Gitterman Asset Management logo
Gitterman Asset Management
Photograph of waves crashing against a pier

News + Insights

What Happened During the First Week of COP26?

COP26 is underway. Positive messages, with lots of fanfare, have been abundant. Doubt and mistrust, however, are also in plentiful supply. We’ve compiled a few interesting developments from the past week’s activities, along with some criticisms. Over the coming weeks, we’ll be watching what unfolds on each of the items below, as well as other activities arising from COP26.  

Consolidation of Standards and Frameworks

The IFRS Foundation announced the creation of the International Sustainability Standards Board (ISSB), which will consolidate the Climate Disclosure Standards Board (CDSB) and the Value Reporting Foundation (which has already consolidated the Sustainability Accounting Standards Board (SASB) and the Integrated Reporting Framework). This drive towards global standards and principles, and away from fragmentation and confusion, has been a key theme for a while, but it is unclear to what level the U.S., which doesn’t use IFRS accounting standards, will participate.

Clarity on optimal disclosures is important, but BlackRock’s Larry Fink pointed out that the pressure exerted on public companies and financial institutions also needs to be put on private companies. He called the inconsistency, “the biggest capital markets arbitrage in my lifetime.”[1]

Declaration on Forests and Land Use

On Tuesday, 131 countries, including the U.S., signed a pledge that commits them to “working collectively to halt and reverse forest loss and land degradation by 2030 while delivering sustainable development and promoting an inclusive rural transformation.”[2] In addition, “CEOs from more than 30 financial institutions with over $8.7 trillion of global assets – including Aviva, Schroders and Axa – committing to eliminate investment in activities linked to deforestation.”[3]

National Geographic reports that “skepticism is warranted” given a history of prior unmet international pledges and that within two days, “Indonesia—one of the most heavily forested countries—seemed to walk back its commitment.”[4] The overarching statements are lofty, but clarity on how specific targets and objectives will be met is currently missing.

Global Methane Pledge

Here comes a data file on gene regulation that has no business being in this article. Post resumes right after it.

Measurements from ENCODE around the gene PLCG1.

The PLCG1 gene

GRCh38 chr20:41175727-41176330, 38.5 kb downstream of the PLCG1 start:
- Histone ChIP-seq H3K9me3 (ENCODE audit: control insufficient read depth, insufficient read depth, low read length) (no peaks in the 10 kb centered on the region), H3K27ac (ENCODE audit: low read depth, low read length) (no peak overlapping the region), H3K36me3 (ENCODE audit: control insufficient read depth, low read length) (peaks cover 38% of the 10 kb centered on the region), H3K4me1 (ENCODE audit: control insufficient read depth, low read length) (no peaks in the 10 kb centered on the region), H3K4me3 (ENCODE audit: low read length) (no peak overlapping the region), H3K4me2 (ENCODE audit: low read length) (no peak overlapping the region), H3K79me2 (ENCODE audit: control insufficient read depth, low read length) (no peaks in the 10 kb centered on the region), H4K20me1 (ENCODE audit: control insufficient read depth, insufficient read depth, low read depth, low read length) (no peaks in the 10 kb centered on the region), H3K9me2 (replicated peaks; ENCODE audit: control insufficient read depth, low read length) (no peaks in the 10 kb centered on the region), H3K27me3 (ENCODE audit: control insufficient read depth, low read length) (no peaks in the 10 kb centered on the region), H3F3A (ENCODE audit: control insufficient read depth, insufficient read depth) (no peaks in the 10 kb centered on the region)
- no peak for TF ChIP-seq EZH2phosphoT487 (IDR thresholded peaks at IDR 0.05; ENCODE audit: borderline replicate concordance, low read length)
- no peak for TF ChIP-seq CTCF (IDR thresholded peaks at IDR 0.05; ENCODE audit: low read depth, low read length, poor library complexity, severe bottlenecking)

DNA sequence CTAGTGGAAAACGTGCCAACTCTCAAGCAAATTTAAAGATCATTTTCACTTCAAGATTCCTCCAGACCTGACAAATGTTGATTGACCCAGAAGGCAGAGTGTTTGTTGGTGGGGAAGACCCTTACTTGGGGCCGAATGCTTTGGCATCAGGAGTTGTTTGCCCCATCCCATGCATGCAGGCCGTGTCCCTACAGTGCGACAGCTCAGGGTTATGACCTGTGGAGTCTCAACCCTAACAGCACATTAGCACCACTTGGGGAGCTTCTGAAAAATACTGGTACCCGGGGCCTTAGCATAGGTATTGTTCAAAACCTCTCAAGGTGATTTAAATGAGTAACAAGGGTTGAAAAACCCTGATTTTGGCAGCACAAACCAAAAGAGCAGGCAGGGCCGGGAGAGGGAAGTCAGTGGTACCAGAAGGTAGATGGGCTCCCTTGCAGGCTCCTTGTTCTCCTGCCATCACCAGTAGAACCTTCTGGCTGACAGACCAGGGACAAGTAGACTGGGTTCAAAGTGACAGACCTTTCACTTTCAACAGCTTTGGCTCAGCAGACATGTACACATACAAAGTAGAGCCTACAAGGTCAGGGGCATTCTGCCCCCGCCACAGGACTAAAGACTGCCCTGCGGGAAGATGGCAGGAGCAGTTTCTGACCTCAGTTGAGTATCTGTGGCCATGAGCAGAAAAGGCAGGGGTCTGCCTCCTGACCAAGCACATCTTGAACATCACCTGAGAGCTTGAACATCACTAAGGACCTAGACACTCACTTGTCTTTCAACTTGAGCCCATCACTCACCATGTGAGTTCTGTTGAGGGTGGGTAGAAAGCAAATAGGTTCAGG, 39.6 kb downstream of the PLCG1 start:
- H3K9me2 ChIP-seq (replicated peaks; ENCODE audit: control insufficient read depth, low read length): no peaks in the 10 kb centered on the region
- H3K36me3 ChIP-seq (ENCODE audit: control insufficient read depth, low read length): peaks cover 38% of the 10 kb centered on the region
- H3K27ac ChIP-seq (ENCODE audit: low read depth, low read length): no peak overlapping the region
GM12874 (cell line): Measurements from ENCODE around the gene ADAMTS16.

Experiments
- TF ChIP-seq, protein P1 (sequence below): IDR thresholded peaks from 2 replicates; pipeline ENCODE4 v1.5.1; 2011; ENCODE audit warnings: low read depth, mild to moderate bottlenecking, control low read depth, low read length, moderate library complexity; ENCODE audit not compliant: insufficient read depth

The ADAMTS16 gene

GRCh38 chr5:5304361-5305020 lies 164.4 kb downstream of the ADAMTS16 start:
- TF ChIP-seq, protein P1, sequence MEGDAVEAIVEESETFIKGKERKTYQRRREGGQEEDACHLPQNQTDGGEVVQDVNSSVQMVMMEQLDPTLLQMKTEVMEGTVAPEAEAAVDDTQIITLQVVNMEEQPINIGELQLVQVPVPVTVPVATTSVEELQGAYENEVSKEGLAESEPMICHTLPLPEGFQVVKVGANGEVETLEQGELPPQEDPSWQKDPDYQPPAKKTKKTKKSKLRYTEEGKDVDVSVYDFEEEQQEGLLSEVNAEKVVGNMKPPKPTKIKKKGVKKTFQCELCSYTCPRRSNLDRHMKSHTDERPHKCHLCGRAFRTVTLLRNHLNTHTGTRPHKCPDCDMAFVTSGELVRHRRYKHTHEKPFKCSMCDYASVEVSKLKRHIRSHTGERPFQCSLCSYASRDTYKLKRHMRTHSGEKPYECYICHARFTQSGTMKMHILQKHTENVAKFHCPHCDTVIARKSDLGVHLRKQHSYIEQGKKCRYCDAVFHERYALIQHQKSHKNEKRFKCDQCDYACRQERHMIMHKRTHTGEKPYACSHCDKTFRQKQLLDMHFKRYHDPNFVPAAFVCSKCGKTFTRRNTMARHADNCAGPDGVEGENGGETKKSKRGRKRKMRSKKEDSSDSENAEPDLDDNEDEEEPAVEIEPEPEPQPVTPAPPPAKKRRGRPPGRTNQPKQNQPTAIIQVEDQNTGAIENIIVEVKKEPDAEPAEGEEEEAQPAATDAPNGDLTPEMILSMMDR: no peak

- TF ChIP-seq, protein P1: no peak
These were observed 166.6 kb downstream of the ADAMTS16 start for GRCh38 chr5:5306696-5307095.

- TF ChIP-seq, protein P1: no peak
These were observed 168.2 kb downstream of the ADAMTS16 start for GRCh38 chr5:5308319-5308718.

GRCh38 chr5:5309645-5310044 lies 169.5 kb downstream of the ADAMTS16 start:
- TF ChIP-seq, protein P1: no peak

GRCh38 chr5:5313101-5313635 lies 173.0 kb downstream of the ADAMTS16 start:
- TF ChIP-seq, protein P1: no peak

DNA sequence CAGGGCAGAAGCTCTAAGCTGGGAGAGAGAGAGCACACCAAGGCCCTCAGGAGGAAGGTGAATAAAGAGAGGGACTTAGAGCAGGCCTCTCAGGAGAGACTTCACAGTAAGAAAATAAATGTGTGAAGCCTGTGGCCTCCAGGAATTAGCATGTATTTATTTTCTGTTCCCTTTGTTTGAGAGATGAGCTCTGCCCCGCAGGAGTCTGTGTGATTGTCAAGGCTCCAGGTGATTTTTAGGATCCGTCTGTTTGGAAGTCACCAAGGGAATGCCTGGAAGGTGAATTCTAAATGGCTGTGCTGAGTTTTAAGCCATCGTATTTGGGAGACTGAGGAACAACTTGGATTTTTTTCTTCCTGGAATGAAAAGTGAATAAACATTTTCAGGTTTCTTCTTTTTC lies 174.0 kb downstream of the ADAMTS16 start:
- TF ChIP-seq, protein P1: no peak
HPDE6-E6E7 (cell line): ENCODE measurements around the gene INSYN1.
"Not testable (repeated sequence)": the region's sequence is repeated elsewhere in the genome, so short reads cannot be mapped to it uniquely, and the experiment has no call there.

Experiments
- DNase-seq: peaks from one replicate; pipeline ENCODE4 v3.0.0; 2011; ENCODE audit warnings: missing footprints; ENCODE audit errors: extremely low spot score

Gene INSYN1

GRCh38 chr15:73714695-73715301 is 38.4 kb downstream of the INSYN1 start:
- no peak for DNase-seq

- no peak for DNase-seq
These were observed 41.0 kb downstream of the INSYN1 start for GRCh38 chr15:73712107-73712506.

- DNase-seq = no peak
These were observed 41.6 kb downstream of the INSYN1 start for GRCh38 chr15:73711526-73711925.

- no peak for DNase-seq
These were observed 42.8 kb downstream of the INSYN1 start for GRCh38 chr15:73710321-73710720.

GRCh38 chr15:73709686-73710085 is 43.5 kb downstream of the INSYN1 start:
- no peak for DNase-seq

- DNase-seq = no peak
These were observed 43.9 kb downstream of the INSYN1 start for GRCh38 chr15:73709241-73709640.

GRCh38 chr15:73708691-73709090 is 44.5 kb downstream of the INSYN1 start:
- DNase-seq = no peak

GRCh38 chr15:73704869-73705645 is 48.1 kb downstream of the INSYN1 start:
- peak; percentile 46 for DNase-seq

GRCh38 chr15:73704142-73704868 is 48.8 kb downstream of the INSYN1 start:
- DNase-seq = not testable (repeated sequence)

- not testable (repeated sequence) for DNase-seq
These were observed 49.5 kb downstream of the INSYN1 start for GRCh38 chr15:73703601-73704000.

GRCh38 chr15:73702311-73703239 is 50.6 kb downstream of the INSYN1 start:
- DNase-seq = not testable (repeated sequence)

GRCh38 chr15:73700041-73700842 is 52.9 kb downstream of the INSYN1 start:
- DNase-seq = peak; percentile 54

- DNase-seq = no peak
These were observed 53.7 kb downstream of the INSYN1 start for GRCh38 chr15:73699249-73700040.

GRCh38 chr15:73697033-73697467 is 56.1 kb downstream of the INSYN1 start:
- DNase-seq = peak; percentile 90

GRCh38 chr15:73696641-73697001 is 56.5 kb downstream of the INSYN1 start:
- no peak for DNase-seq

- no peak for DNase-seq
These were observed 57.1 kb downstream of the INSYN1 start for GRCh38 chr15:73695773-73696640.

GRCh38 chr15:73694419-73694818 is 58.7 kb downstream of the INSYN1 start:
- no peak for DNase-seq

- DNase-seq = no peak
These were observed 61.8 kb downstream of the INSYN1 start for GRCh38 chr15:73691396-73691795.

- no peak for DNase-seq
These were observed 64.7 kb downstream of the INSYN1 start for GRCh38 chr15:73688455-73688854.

As we reported in our recent blog, “Climate Policy Matters (and Methane Policy Matters a Lot!),” multiple countries have signed up for collective goal of cutting methane emissions by 30%, based upon 2020 levels. Fulfilling this may be “the biggest single thing governments can do to keep alive the goal of limiting global warming to 1.5 degrees Celsius above pre-industrial levels.”[5]

However, China, Russia, India, which are presently the top three emitters, have not signed up.

“1.5 is what we need to survive”

The Prime Minister of Barbados, Mia Mottley, called on world leaders to “try harder,” stating that “national solutions to global problems do not work.” She noted that current Nationally Determined Contributions (NDCs) put the world on a pathway to a warming of 2.7°C, with some pledges relying on technology that is not currently operationalized.

She called out the gaps in financing for mitigation and adaptation, noting that the central banks of the world’s richest countries had implemented $25 trillion of QE over last 13 years, $9 trillion of which was related to the pandemic. Had that $25 trillion been allocated to financing the energy transition and improving food systems, we could be on the way to keeping warming within the 1.5°C limit. “Simply put,” she asks,  “when will leaders lead?”

Similarly, the chair of the Least Developed Countries group, Sonam Phuntsho Wangdi, called the progress at COP26, “disappointing and in a way also frightening,”[6] and also urged for more financing.

What has most resonated with you, or disappointed you, from COP26? – we’d love to hear your viewpoints and weave them into our future updates.